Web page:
US Department of Health Human Services, Hazardous substances data bank (HSDB, online database). National Toxicology Information Program, National Library of Medicine, Bethesda, MD, 2010.
ANZECC, A., Australian and New Zealand guidelines for fresh and marine water quality. Australian and New Zealand Environment and Conservation Council and Agriculture and Resource Management Council of Australia and New Zealand, Canberra, 2018: p. 1-103.
NINCAS, Triphosphates: Priority Existing Chemical Assessment Report No. 17. 2001.
O’Brien, J.W., et al., Wastewater analysis of Census day samples to investigate per capita input of organophosphorus flame retardants and plasticizers into wastewater. Chemosphere, 2015. 138: p. 328-334.
- Anderson, C.B., R.M Carter, J.Cruz, G.Doherty, G.Ericson, E.Evansillidge, D.Haynes, A.Hesse, G.B.Jones, P.Larcombe, J.Lough, K. Neil, A.Orphin, A.J.Reichelt-Brushett, P.Ridd, M.Roche, V.Veitch, Cleveland Bay, Townsville, Queensland Australia: Status Report – 2002. Cleveland Bay Consortium, 2002.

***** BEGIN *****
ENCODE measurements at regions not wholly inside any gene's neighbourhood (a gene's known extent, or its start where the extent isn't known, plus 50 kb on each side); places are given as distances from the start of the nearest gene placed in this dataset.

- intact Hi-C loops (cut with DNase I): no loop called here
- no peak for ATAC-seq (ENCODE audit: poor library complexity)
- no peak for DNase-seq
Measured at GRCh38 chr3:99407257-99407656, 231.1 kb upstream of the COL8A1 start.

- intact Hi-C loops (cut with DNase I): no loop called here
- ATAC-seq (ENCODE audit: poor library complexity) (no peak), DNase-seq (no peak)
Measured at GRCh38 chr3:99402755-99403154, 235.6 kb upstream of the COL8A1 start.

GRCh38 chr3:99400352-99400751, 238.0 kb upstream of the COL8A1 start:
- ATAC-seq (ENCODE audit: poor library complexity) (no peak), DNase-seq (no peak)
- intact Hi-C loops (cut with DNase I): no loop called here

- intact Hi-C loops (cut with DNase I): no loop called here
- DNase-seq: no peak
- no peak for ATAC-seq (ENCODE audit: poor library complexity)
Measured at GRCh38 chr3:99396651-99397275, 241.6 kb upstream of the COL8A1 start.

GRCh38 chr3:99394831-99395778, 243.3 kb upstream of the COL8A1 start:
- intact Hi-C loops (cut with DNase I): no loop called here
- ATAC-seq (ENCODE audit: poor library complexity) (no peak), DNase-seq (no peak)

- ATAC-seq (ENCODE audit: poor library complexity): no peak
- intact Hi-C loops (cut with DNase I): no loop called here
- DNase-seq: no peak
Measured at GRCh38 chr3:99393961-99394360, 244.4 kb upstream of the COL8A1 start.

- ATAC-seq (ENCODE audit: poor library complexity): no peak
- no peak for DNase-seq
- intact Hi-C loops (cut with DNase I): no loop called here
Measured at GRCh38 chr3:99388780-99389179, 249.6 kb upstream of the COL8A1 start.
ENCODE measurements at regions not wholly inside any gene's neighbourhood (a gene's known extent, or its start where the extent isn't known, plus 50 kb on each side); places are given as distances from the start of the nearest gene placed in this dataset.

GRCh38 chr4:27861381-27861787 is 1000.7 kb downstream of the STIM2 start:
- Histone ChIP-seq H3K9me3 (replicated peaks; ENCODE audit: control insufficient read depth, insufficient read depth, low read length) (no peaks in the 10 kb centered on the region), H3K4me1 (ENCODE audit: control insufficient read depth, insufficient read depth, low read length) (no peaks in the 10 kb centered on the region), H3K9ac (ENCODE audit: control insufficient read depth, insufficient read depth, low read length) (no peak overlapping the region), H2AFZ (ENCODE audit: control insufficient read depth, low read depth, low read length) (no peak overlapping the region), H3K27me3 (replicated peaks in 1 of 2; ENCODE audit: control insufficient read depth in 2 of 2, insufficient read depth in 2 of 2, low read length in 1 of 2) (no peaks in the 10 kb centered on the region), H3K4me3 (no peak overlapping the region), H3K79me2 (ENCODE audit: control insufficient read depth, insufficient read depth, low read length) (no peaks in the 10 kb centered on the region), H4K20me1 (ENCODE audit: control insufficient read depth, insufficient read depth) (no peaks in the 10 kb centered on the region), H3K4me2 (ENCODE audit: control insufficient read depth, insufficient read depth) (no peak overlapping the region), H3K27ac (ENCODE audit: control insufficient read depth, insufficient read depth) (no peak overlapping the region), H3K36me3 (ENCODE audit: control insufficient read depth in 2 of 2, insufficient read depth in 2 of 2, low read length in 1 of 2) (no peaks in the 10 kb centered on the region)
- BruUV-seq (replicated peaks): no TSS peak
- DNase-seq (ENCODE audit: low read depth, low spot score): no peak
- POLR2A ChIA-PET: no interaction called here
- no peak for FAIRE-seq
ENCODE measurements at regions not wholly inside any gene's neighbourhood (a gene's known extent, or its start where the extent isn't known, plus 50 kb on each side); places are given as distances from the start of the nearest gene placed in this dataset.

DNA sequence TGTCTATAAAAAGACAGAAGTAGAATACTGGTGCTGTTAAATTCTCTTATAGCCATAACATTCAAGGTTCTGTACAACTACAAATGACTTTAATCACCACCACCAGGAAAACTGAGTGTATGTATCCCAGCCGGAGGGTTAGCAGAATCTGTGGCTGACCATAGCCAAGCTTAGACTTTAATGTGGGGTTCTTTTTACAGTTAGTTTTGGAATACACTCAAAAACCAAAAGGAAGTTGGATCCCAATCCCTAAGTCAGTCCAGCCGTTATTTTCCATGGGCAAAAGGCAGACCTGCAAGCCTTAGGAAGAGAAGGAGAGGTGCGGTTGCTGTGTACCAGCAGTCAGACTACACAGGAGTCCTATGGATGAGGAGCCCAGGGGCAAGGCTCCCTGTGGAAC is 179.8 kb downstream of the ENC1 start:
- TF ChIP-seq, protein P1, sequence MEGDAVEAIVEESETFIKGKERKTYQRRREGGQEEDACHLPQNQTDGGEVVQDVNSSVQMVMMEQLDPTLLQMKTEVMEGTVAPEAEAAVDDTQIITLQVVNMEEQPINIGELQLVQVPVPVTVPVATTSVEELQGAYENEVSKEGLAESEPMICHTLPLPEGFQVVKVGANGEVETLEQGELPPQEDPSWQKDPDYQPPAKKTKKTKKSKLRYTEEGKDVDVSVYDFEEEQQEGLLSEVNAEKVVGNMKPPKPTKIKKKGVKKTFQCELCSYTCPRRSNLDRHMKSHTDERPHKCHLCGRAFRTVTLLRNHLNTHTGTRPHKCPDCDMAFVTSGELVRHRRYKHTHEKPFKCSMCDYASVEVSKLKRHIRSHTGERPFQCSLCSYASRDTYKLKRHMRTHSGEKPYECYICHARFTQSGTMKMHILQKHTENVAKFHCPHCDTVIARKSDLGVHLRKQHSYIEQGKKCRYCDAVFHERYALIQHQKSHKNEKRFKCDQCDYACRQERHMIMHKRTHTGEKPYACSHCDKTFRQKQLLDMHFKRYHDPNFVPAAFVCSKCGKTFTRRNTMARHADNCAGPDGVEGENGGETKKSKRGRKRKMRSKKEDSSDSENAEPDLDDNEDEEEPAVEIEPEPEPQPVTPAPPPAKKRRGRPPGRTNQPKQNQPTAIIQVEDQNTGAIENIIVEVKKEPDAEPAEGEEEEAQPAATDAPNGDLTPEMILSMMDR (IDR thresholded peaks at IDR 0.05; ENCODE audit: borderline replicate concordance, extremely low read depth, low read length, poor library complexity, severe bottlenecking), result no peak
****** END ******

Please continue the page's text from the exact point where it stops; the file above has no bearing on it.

EPA, U., Stability of Pharmaceuticals, Personal Care Products, Steroids, and Hormones in Aqueous Samples, POTW Effluents, and Biosolids. 2010.
Saggioro, E.M., et al., Endocrine Disruptor Degradation by UV/Chlorine and the Impact of Their Removal on Estrogenic Activity and Toxicity. International Journal of Photoenergy, 2019. 2019.
O’Brien, D., et al., Barron River Pesticide Monitoring and Cairns WWTP WQ Assessment. 2014, Centre for Tropical Water and Aquatic Ecosystem Research (TropWATER): Cairns. p. 48.
Thiebault, T., et al., Temporal dynamics of human-excreted pollutants in wastewater treatment plant influents: Toward a better knowledge of mass load fluctuations. Science of The Total Environment, 2017. 596-597: p. 246-255.
Tscharke, B.J., et al., Temporal trends in drug use in Adelaide, South Australia by wastewater analysis. Science of the Total Environment, 2016. 565: p. 384-391.
(NORMAN), N.o.r.l.r.c.a.r.o.f.m.o.e.e.s., Substance Database. 2020.
Information, N.C.f.B. PubChem Compound Summary for CID 447043, Azithromycin & CID 91497, Galaxolide. 2020 [cited 10/08/2020]; Available from: https://pubchem.ncbi.nlm.nih.gov/compound/Azithromycin; https://pubchem.ncbi.nlm.nih.gov/compound/Galaxolide.